By Vicki Jeffries
It seemed like every other summer evening when the police dispatcher broadcast a call that a suspect had just shot a little boy and fled the scene. Two patrol officers in the area recognized the suspect vehicle as it drove by their traffic stop. The officers pursued him until he jumped from his car and escaped on foot into a residential area. Both officers chased him on foot, one taking the west route behind the house, the other taking the east. Emerging from an overgrowth of plants in the yard, the younger of the two officers was the first to encounter the suspect who had been hiding in the brush, waiting for his arrival. The suspect fired, hitting the officer three times. The officer returned fire and fell to the ground. As others arrived, he communicated the direction of the suspect’s escape.
He lay bleeding on an old wooden door from wounds to his shoulder, leg, and hand. Officers knelt by his side and clasped his hands as they encouraged him to hold on, but he complained that he couldn’t breathe. He said he felt like he wasn’t going to make it. He asked them to call his wife. She was working as a civilian clerical assistant in the department and would be expecting him to come home soon. She was also seven months pregnant with their first child and would be terribly worried.
An ambulance arrived to transport him to the nearest trauma facility, but he lost consciousness en route and was pronounced dead shortly after arrival.
It has been almost nine years since that summer night, yet the details remain as vivid as they were before—from the grim expression on the young officer’s face who stood guard duty at the hospital entrance, to the tiny smear of blood on my husband’s hand that only hinted at his violent end. Surviving that night, and at times over the years since, has been seemingly impossible.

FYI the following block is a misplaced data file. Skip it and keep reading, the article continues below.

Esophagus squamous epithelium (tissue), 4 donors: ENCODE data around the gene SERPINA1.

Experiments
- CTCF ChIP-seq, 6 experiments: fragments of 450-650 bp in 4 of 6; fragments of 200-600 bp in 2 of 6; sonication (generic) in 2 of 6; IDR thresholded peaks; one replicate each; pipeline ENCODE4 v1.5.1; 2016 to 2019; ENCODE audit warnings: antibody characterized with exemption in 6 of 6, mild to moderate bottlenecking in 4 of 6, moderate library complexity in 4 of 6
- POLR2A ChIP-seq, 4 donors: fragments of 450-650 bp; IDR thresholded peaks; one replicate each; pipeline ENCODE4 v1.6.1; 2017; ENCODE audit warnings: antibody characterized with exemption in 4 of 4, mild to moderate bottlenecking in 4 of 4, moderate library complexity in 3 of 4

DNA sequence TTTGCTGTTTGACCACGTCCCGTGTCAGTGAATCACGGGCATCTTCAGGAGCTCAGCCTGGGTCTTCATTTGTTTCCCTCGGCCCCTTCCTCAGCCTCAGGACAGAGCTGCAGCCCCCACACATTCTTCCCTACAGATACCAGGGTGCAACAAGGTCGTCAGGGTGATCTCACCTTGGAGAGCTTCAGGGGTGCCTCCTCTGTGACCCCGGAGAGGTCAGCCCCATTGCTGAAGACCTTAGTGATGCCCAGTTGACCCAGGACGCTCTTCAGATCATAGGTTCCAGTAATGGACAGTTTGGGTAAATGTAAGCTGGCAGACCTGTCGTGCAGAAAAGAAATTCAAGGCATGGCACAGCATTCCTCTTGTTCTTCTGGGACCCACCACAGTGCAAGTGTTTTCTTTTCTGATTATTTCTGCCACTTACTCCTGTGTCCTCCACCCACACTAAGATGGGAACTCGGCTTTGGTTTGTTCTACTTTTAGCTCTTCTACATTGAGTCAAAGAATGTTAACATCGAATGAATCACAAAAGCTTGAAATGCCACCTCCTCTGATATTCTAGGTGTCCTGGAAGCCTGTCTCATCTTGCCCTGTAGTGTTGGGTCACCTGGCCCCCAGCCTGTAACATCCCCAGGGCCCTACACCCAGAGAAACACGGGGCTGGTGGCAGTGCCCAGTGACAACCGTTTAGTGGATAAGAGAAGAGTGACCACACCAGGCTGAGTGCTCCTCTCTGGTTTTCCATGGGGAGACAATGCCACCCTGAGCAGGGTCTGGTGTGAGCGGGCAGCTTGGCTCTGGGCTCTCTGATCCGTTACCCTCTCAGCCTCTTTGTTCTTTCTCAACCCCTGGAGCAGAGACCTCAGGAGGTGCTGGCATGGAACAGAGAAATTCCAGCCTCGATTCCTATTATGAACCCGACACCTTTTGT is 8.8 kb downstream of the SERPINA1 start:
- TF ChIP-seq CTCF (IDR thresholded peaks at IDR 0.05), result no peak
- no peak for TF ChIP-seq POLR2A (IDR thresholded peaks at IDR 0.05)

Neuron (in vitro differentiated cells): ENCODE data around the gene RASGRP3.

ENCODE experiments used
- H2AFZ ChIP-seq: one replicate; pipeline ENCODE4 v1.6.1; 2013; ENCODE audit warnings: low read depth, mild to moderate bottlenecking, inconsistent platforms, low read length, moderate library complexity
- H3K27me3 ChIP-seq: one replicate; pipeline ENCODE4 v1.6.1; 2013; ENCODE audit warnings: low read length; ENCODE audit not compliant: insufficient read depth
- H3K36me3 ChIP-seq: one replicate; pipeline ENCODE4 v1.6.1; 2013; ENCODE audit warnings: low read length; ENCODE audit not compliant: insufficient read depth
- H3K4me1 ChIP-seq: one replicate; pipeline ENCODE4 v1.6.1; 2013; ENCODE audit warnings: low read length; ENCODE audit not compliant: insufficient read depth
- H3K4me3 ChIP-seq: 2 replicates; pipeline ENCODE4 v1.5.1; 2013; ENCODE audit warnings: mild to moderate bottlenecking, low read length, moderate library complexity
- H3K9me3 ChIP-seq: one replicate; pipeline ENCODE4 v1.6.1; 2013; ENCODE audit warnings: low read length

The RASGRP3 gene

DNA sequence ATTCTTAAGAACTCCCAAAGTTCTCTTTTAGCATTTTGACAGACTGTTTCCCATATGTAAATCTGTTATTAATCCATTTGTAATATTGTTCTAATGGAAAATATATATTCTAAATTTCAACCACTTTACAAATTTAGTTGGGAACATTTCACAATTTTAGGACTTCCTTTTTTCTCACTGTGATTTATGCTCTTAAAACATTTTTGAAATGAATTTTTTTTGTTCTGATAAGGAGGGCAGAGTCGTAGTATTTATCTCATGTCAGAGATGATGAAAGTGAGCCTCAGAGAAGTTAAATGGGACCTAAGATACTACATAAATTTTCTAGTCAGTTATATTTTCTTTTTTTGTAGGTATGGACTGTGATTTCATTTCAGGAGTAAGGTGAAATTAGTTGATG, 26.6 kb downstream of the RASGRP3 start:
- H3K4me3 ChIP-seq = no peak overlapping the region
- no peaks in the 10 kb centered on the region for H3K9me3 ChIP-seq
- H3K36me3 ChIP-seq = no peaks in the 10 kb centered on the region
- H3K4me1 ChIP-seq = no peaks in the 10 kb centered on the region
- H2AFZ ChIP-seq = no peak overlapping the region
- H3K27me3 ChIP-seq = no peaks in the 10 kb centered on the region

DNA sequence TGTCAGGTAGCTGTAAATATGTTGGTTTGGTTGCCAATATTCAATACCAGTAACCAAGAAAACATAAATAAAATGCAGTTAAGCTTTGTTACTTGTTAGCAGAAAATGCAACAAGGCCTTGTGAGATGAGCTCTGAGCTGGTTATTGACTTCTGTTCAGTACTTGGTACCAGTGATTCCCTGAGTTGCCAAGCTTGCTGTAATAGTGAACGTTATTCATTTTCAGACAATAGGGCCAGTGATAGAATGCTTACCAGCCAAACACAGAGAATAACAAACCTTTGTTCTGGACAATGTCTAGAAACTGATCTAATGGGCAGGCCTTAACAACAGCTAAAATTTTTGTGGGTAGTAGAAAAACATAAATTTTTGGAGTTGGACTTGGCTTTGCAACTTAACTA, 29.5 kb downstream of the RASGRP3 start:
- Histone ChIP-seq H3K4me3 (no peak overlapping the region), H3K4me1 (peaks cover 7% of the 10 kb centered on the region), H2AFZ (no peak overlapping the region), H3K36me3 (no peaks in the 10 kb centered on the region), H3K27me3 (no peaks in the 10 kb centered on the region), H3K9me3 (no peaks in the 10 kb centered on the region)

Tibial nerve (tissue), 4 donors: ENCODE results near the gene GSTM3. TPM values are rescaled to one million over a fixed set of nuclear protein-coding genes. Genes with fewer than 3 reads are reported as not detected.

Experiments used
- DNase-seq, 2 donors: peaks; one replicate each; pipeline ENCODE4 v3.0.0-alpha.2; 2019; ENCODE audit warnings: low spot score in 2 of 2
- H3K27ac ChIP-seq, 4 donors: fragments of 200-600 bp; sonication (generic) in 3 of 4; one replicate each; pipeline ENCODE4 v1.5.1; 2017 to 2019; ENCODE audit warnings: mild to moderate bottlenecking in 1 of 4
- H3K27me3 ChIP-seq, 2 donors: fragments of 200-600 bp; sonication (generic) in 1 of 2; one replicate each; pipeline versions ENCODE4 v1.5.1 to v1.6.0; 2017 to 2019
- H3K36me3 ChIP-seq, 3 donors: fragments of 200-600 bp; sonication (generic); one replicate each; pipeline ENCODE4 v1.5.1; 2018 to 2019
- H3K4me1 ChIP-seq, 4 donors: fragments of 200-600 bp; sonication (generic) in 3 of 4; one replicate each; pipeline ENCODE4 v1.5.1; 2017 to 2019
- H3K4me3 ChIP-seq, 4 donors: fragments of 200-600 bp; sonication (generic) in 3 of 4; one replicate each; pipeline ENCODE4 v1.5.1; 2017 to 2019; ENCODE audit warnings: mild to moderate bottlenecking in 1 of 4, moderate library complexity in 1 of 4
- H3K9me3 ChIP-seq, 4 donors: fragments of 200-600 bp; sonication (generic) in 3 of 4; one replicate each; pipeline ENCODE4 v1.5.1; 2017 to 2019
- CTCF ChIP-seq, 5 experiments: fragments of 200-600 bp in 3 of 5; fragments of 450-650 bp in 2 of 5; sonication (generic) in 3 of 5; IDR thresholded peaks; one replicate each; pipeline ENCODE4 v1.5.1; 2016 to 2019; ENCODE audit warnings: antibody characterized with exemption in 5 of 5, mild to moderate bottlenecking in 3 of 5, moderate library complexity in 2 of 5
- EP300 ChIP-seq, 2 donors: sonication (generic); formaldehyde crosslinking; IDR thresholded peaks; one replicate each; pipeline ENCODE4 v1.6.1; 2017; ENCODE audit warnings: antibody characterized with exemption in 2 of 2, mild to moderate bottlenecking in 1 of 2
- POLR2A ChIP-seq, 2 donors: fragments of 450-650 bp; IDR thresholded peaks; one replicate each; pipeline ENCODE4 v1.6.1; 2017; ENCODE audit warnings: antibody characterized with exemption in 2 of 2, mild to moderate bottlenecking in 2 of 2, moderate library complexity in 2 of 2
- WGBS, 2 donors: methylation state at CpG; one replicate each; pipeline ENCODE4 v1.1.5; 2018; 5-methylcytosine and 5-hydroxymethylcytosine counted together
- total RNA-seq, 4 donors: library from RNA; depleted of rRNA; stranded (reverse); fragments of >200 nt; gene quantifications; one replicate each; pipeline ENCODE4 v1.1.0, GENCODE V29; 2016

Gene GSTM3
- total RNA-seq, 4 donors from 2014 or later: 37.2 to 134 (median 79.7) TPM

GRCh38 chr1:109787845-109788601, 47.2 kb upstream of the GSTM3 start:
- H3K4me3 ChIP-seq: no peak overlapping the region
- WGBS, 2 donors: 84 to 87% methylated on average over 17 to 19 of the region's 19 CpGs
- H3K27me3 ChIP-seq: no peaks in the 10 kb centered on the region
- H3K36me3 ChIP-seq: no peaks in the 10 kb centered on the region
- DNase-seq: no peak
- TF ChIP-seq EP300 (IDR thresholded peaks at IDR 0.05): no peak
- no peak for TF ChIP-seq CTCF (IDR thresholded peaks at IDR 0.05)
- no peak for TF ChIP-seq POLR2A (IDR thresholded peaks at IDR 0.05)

When my husband died, I was devastated. He was everything to me. We had plans for the future, a baby on the way and we had just bought our first home. We had been fixing it up in preparation for our new arrival. Now, it seemed everything was left incomplete—our house, our family, our lives. People reached out to us and helped us in many ways, but there was no way to really fix what had happened. I spent the first few years after his death caring for my baby and working long days around the house, until I was so tired I could fall effortlessly to sleep at night. I slept on the floor for many months, anywhere near my baby, so that when I woke up from the nightmares I could see his precious little face. Those were difficult times. As years passed, my outlook grew increasingly more hopeful. While there has definitely been a number of challenges and setbacks, I was more or less determined to get by—after all, I had a son to raise.
My son is now a healthy and happy eight-year-old. Our lives are blessed. I feel I have made a lot of progress in my coping, but know there is always more to come. I’m now ready to share some aspects of my journey that I believe are useful to other survivors in helping to maintain a realistic perspective of coping with law enforcement death.